Sibelius album review – Yle, Finnish National Radio

“Klaus Mäkelä is only the third conductor to be signed by the legendary Decca label. So the traditional core of international art music is counting on Mäkelä’s charisma to carry the day, even if the conductor’s hand is harder to market than the soloists’ skills. This confidence is reflected in the boldness of Mäkelä’s Decca debut – when you pull out all the Sibelius symphonies at once, plus the Tapiola, you inevitably compare yourself to the best and most famous of all. In that comparison, Mäkelä comes out on top, at least in my book.”

“… Mäkelä’s interpretation can be summed up in the word ‘solidity’. The string writing in particular is tight and full-bodied, which becomes clear in the opening lines of the Tapiola, which have a unique fervour. Throughout the cycle, the delicate piano notes glow internally and the awkward gallop rhythms carry, because there is none of the thinness that Finnish conductors sometimes use to reduce Sibelius’s orchestral composition. Equally solid is the rhythmic treatment. Many others can execute the numerous stagings of Sibelius’s symphonies with aplomb, but in Mäkelä’s hands they take on a wonderful redemptive quality. Firmness also characterises the overall articulation of the music – the lines are rounded but bold and appealing.”

“Any solidity would not work if it built only one tension and one direction, but Mäkelä always builds a cross-lighting into the music. Even in the midst of a glorious glow, a dark silence always sprouts up next, and long, slowing strands weave themselves into the middle of a frenetic rhythm. Such ambiguity is not easy to unearth in a Sibelius suite, but that is what makes Mäkelä’s overall interpretation the best I know.”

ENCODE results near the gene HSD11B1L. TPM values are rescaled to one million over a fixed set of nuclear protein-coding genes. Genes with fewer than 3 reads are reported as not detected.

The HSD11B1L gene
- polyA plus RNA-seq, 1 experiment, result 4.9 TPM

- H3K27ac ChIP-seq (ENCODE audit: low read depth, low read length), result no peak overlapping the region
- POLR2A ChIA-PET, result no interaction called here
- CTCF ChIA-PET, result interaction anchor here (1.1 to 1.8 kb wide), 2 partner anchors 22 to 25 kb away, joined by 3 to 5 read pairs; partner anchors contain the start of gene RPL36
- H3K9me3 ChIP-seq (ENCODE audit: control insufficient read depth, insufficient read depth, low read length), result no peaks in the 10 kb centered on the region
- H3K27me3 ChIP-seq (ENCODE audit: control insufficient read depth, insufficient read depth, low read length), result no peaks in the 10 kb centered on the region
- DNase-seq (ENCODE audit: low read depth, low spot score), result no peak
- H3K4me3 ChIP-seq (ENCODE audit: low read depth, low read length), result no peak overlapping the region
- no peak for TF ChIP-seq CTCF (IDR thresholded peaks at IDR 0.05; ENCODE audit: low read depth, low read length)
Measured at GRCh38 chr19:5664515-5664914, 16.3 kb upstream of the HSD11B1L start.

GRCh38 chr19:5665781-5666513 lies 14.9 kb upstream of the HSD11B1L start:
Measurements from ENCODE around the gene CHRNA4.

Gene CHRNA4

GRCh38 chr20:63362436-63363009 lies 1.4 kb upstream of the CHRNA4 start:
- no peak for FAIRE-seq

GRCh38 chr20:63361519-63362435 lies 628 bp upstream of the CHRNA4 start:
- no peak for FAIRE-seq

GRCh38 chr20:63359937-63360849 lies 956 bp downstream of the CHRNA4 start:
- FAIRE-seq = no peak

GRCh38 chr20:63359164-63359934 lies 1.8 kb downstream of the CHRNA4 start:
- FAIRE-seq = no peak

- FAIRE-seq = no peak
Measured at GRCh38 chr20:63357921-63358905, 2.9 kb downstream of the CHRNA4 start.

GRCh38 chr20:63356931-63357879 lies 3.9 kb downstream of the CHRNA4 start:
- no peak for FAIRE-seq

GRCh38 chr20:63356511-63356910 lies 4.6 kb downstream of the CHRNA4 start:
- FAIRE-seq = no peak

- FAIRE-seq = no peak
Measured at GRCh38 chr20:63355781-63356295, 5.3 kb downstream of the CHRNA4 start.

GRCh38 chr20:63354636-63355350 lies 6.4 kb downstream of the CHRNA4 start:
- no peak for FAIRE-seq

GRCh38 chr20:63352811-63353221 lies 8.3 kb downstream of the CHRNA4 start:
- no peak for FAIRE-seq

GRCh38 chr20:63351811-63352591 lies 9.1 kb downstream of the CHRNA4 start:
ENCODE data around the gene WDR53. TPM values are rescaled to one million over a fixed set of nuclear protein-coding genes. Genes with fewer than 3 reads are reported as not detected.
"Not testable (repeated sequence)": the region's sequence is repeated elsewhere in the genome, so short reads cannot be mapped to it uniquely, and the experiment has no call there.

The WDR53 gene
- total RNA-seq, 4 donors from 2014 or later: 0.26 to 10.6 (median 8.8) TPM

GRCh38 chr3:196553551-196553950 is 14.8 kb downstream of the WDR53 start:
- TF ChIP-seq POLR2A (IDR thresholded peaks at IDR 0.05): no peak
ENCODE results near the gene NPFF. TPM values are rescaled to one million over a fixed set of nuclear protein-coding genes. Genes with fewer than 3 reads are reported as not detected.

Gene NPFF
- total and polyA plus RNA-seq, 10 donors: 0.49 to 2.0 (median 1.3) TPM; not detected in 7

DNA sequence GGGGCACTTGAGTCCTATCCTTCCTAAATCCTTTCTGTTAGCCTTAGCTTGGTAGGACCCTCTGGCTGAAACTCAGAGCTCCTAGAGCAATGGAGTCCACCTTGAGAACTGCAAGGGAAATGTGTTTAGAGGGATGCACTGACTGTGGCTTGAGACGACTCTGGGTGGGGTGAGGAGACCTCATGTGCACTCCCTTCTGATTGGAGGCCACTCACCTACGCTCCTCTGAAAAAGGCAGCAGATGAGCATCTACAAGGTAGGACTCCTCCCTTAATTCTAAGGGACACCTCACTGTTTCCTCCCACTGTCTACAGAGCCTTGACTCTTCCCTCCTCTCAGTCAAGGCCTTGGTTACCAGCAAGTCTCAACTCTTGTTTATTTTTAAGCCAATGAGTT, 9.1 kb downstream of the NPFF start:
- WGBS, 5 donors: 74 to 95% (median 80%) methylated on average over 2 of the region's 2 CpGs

“And sure, there’s that much-talked-about Scandinavian glory in the cycle, the kind promised by the blue eyes on the cover, but to my ears, Mäkelä’s Sibilian primeval forest hums with sturdy freshness, not wintry chill. Another testament to the auditory quality of the interpretation is the fact that, although the recording is slightly hummable, the details and the limits of the sounds are easily accessible.”

“For a Finnish music lover, the best Sibelius cycle is the one you happen to have grown up with. That is why I am not saying that everyone should get Klaus Mäkelä’s and the Oslo Sibelius cycles on their shelves and only listen to them. But I do argue that it is to this Sibelius cycle that many people become attached, and after that all the others seem muddy, inconsistent and otherwise wrong.”

Yle (Finnish National Radio), Kare Eskola, 31 March 2022

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